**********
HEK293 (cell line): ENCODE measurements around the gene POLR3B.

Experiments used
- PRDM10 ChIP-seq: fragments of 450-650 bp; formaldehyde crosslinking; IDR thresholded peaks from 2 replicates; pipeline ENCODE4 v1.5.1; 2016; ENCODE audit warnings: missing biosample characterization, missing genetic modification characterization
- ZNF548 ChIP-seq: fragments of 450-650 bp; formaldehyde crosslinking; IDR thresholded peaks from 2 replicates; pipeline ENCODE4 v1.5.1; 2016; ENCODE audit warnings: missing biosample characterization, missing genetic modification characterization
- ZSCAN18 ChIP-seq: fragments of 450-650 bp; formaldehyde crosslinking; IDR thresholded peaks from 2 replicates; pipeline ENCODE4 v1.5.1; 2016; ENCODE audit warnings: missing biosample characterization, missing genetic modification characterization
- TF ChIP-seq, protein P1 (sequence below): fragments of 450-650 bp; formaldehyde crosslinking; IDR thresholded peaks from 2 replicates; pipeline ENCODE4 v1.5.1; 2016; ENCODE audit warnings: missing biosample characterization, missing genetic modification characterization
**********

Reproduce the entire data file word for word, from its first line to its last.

HEK293 (cell line): ENCODE measurements around the gene POLR3B.

Experiments used
- PRDM10 ChIP-seq: fragments of 450-650 bp; formaldehyde crosslinking; IDR thresholded peaks from 2 replicates; pipeline ENCODE4 v1.5.1; 2016; ENCODE audit warnings: missing biosample characterization, missing genetic modification characterization
- ZNF548 ChIP-seq: fragments of 450-650 bp; formaldehyde crosslinking; IDR thresholded peaks from 2 replicates; pipeline ENCODE4 v1.5.1; 2016; ENCODE audit warnings: missing biosample characterization, missing genetic modification characterization
- ZSCAN18 ChIP-seq: fragments of 450-650 bp; formaldehyde crosslinking; IDR thresholded peaks from 2 replicates; pipeline ENCODE4 v1.5.1; 2016; ENCODE audit warnings: missing biosample characterization, missing genetic modification characterization
- TF ChIP-seq, protein P1 (sequence below): fragments of 450-650 bp; formaldehyde crosslinking; IDR thresholded peaks from 2 replicates; pipeline ENCODE4 v1.5.1; 2016; ENCODE audit warnings: missing biosample characterization, missing genetic modification characterization